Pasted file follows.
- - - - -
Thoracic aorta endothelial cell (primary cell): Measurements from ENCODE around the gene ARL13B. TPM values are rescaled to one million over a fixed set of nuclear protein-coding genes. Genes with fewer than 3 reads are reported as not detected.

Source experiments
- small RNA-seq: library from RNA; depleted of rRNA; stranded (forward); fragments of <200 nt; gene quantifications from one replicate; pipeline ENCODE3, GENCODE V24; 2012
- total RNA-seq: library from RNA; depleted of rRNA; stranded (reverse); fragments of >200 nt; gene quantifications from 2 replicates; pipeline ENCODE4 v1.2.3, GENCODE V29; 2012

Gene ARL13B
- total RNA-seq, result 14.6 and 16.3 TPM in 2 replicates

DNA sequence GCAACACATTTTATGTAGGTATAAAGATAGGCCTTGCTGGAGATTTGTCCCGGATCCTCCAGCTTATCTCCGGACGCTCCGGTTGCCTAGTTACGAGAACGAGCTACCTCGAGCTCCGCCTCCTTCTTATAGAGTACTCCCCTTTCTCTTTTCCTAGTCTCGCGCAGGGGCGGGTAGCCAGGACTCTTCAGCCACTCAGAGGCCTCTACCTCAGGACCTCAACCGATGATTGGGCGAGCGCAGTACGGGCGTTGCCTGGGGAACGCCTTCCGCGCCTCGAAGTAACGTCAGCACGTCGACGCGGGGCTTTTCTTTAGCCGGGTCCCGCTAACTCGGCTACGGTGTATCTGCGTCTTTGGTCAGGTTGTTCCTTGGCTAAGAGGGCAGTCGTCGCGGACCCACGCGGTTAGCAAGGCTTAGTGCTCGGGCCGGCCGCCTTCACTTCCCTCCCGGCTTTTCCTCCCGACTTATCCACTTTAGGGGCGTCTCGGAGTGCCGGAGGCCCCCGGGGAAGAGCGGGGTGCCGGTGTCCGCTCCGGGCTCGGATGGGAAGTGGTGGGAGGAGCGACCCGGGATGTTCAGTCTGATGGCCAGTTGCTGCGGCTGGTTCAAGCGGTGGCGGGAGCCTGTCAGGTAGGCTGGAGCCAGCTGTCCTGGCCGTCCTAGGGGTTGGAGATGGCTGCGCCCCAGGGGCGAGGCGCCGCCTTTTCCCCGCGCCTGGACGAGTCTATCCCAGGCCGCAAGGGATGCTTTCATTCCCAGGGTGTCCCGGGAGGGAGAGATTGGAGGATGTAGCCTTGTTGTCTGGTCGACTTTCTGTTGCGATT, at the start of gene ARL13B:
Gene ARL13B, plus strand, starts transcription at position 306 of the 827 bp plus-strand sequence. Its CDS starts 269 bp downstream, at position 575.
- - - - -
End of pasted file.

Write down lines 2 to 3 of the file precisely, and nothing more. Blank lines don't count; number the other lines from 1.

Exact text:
Source experiments
- small RNA-seq: library from RNA; depleted of rRNA; stranded (forward); fragments of <200 nt; gene quantifications from one replicate; pipeline ENCODE3, GENCODE V24; 2012